In that way people do when they talk about Christmas, when it comes to the first year of school, 'This time next week it'll all be over'. 

There's just the school disco, concert, class party, sports gala and bring your own toys in day left. We've had parents evening and school reports have been issued. There might be a week left to go, but I think we can say we've, almost, made it to the end of term relatively unscathed. Well I say unscathed, the boy is currently sporting a terrific shiner from a wayward ball smacking him in the face at playtime. 

In the last week or so my Facebook timeline has been awash with proud parents saying what clever little darlings they have.

Do I begrudge them their joy? Of course not. 

Do I feel happy for them? Of course I do

Does it get on my tits? Of course it does. (alright, alright.....joke)

But that's the nature of Facebook if you don't want to see it, don't log in. I know the rules. 

It didn't stop me one night, fuelled by red wine and frustration wanting to post,

"Ok, so my boy may not be able to read or write yet but he can play Beethoven's 5th on the ukulele with his bum. " 

He can't. I was taking the piss. So luckily hubby persuaded me not to. 

We don't have these huge achievements to celebrate you see. With an SEN child it's all about the 'little victories', as Fletch in 'Porridge'  would say. 

Thankfully those 'little victories' have been emerging, to use school report speak, this week.

We had a reasonably successful school trip to a local farm park, with no major incidents to report. In fact it was lovely to see him playing with his class mates. Social skills are coming on, he's playing with other children now not just alongside them. 

His school report was warm, genuine and full of love. No he's not top of the class but he's gaining confidence everyday. It was a joy to read a report on the boy from people who actually know him and haven't just come to observe him, then think they can tell me all about him after half an hour. 

I have a box of those reports and quite frankly some days I want to take the damn thing outside and burn it.

Then parents evening rolled round.

I have to admit hubby and I were nervous. The previous terms parents evening hadn't gone well. There were behaviour issues and disruption in class. We were devastated.

Since then we've all worked really hard to iron these problems out with stickers, rewards and a daily deal.

Every morning the boy and I shake hands and he repeats, 

'No wee wee or poo poo accidents. I will sit nicely at carpet time. I will listen to my teacher. I will line up when they blow the whistle. Then I will get a rocket ice lolly and some buttons. Deal?'


Well it all seems to be working. This parents evening was a very different experience. The boy has progressed in every area of his IEP (Independent Education Plan) and everything is moving forward. Slowly, but it's going in the right direction.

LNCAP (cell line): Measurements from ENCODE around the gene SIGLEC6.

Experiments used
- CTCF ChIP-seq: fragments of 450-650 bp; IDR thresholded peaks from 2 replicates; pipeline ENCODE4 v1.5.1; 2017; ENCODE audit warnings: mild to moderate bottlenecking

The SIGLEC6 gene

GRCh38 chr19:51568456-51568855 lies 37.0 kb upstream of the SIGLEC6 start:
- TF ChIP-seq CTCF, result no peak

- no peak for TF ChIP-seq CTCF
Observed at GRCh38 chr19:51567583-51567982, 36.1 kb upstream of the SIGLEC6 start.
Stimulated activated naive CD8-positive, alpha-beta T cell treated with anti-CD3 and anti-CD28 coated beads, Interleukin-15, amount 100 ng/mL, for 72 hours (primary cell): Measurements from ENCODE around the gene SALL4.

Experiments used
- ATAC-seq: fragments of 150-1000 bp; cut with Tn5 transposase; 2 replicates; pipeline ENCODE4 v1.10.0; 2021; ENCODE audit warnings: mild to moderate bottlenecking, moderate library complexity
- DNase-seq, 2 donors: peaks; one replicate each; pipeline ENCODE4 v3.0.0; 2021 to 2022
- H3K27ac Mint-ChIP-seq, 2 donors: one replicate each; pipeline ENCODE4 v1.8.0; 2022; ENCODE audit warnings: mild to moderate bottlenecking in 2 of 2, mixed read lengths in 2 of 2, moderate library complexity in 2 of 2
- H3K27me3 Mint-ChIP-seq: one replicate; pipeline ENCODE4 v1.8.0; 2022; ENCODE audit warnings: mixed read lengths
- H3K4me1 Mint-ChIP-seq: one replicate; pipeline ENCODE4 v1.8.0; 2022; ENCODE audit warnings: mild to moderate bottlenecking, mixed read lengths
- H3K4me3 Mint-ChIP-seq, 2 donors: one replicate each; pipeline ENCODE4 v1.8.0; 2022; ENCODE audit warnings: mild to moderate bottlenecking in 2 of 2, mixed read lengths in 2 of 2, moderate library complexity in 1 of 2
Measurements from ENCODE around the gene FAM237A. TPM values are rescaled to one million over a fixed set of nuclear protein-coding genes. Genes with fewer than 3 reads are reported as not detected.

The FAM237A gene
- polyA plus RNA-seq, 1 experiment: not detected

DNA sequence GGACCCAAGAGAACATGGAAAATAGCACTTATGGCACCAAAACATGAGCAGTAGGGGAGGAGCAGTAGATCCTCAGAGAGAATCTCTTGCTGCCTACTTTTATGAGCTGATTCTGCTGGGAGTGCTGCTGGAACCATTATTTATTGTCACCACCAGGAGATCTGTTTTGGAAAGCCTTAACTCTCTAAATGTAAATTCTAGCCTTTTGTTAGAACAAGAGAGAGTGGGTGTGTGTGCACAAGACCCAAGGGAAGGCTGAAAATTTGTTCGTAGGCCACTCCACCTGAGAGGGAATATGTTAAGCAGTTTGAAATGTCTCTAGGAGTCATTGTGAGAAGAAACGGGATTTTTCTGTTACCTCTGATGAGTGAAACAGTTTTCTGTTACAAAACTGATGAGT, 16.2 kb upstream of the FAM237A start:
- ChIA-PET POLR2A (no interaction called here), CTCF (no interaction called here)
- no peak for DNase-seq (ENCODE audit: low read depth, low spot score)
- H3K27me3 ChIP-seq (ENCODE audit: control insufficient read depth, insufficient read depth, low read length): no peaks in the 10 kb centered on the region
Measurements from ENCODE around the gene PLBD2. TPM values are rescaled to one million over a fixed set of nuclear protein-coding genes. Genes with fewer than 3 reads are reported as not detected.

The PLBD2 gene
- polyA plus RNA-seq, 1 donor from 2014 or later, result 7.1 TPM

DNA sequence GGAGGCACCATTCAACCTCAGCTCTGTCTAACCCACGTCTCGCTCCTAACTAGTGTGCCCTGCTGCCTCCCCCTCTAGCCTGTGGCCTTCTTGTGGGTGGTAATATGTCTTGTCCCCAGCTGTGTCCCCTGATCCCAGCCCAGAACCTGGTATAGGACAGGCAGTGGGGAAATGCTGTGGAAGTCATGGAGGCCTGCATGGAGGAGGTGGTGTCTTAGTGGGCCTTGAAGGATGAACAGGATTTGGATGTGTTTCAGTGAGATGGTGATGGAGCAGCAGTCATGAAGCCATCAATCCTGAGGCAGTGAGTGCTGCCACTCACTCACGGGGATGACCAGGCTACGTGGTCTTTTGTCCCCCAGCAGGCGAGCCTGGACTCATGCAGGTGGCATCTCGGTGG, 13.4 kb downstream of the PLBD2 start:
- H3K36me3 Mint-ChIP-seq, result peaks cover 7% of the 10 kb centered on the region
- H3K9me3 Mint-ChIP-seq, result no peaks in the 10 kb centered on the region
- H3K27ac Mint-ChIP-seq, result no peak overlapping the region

I'm now looking forward to 6 weeks of not worrying about it. The pressure will be off and we can just muck about and play, before the leap into Year 1 in September and all the challenges that's going to bring.

The current theory by health professionals is we could be looking at autism. His teacher, hubby and I remain sceptical, but we do realise autism comes in many forms. 

Of course I've still got ADHD in my mind, although the hyperactivity has calmed right down recently. That could be due to the conscience decision to cut back on sugar or it could be he's just knackered at the end of term.

Lemon Cake Lady's theory is that he has inherited my 'buggering about gene' handed down to me by my Dad.

Whatever it turns out to be Lemon Cake Lady has a point. The 'buggering about' is strong in this one and thank god it is. 

It's what makes him the funny, cheeky, imaginative, creative, special little boy he is. 

Not special educational needs.

Just special. 

Tuesday, 5 May 2015

The One With the Snooker And the Phonics

We are still having a daily struggle with the boy and his reading. He loves books and he loves stories, but the moment you sit him down to do his reading from school it’s like you’re torturing him.

His ‘mark making’- which is bloody stupid trendy talk for writing- is getting much better. Currently it’s all about drawing pirate treasure maps, with X marks the spot, so that’s one letter he can do.

But the reading isn’t going anywhere. Granted the reading books from school are piss boring, but he’s not even trying. There’s only so much ‘Sam has the nut. The Nut is up the tree. Sam goes up to the nut’ that I can stand, so no wonder the boy buggers about rather than read that lot.

So on the advice of other Mums I’ve started trying to engage him in looking at letters and words in everyday life; cereal boxes, signs, shopping lists, DVD covers and captions on the TV.

So last week, when the snooker was on, I pointed out the player’s names to the boy on the screen. This didn’t inspire any interest in him until Judd Trump was playing.

Now someone on the telly called ‘Trump’ is the height of sophisticated comedy to a 5-year-old boy.